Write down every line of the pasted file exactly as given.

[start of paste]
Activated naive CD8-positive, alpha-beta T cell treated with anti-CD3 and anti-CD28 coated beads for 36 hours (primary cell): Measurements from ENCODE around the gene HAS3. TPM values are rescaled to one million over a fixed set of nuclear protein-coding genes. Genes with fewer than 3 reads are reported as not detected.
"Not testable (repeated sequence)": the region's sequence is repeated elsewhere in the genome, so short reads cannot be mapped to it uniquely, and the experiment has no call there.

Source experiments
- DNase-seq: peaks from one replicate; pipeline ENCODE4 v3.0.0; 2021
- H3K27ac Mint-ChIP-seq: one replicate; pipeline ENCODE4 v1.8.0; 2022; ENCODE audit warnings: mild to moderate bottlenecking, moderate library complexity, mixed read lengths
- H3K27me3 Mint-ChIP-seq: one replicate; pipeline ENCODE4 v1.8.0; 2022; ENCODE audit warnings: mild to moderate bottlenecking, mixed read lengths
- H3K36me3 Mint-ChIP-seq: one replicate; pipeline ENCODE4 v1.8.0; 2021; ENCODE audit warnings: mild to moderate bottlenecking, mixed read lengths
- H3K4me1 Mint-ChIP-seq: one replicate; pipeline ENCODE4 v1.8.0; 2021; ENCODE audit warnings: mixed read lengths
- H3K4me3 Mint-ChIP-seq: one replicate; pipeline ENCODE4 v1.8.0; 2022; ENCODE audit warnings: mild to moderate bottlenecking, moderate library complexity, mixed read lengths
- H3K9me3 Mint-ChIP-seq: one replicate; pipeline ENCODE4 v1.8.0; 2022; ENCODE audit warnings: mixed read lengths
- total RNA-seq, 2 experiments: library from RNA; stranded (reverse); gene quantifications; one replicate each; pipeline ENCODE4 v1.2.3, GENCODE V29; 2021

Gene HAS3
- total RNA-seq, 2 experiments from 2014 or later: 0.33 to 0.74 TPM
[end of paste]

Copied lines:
Activated naive CD8-positive, alpha-beta T cell treated with anti-CD3 and anti-CD28 coated beads for 36 hours (primary cell): Measurements from ENCODE around the gene HAS3. TPM values are rescaled to one million over a fixed set of nuclear protein-coding genes. Genes with fewer than 3 reads are reported as not detected.
"Not testable (repeated sequence)": the region's sequence is repeated elsewhere in the genome, so short reads cannot be mapped to it uniquely, and the experiment has no call there.

Source experiments
- DNase-seq: peaks from one replicate; pipeline ENCODE4 v3.0.0; 2021
- H3K27ac Mint-ChIP-seq: one replicate; pipeline ENCODE4 v1.8.0; 2022; ENCODE audit warnings: mild to moderate bottlenecking, moderate library complexity, mixed read lengths
- H3K27me3 Mint-ChIP-seq: one replicate; pipeline ENCODE4 v1.8.0; 2022; ENCODE audit warnings: mild to moderate bottlenecking, mixed read lengths
- H3K36me3 Mint-ChIP-seq: one replicate; pipeline ENCODE4 v1.8.0; 2021; ENCODE audit warnings: mild to moderate bottlenecking, mixed read lengths
- H3K4me1 Mint-ChIP-seq: one replicate; pipeline ENCODE4 v1.8.0; 2021; ENCODE audit warnings: mixed read lengths
- H3K4me3 Mint-ChIP-seq: one replicate; pipeline ENCODE4 v1.8.0; 2022; ENCODE audit warnings: mild to moderate bottlenecking, moderate library complexity, mixed read lengths
- H3K9me3 Mint-ChIP-seq: one replicate; pipeline ENCODE4 v1.8.0; 2022; ENCODE audit warnings: mixed read lengths
- total RNA-seq, 2 experiments: library from RNA; stranded (reverse); gene quantifications; one replicate each; pipeline ENCODE4 v1.2.3, GENCODE V29; 2021

Gene HAS3
- total RNA-seq, 2 experiments from 2014 or later: 0.33 to 0.74 TPM